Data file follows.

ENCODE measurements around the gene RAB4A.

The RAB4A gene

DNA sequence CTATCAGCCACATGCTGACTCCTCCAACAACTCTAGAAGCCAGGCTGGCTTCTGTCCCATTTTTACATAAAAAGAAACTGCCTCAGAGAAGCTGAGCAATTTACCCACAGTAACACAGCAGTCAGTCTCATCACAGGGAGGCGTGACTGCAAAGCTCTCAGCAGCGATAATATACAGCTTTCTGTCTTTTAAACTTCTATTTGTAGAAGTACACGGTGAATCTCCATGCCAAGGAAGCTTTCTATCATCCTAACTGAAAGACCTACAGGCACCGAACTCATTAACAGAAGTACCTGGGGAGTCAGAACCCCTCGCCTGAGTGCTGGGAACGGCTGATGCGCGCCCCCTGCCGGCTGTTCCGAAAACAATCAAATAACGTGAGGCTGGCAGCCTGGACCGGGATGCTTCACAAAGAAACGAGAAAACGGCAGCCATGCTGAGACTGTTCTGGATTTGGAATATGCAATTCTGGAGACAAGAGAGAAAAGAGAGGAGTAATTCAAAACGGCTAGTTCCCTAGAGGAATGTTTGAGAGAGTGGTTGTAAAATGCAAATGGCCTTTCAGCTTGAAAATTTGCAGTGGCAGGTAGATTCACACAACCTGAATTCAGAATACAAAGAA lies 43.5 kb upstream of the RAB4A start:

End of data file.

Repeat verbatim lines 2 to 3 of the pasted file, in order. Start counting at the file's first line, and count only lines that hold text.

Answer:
The RAB4A gene

DNA sequence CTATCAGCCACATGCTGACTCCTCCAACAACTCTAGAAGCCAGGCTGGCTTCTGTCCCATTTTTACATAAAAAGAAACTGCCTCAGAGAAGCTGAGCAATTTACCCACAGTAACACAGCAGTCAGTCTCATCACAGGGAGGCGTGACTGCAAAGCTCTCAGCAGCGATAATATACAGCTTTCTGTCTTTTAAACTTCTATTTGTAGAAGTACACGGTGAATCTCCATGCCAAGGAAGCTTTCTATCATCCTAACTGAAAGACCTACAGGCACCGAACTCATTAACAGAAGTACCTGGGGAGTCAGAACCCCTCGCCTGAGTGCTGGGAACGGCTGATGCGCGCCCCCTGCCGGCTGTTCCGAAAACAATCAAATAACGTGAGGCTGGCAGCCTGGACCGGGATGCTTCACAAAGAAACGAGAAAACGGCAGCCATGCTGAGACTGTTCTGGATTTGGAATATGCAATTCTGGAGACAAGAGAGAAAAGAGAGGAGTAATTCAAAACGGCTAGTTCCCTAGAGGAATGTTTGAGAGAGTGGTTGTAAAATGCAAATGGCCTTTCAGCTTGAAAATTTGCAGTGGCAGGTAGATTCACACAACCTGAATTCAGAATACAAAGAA lies 43.5 kb upstream of the RAB4A start: